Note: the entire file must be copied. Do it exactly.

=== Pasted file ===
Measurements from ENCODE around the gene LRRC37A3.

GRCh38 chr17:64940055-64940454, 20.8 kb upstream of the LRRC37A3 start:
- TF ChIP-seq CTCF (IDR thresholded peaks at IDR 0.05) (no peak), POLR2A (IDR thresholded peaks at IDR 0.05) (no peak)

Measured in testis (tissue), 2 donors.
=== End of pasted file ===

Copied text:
Measurements from ENCODE around the gene LRRC37A3.

GRCh38 chr17:64940055-64940454, 20.8 kb upstream of the LRRC37A3 start:
- TF ChIP-seq CTCF (IDR thresholded peaks at IDR 0.05) (no peak), POLR2A (IDR thresholded peaks at IDR 0.05) (no peak)

Measured in testis (tissue), 2 donors.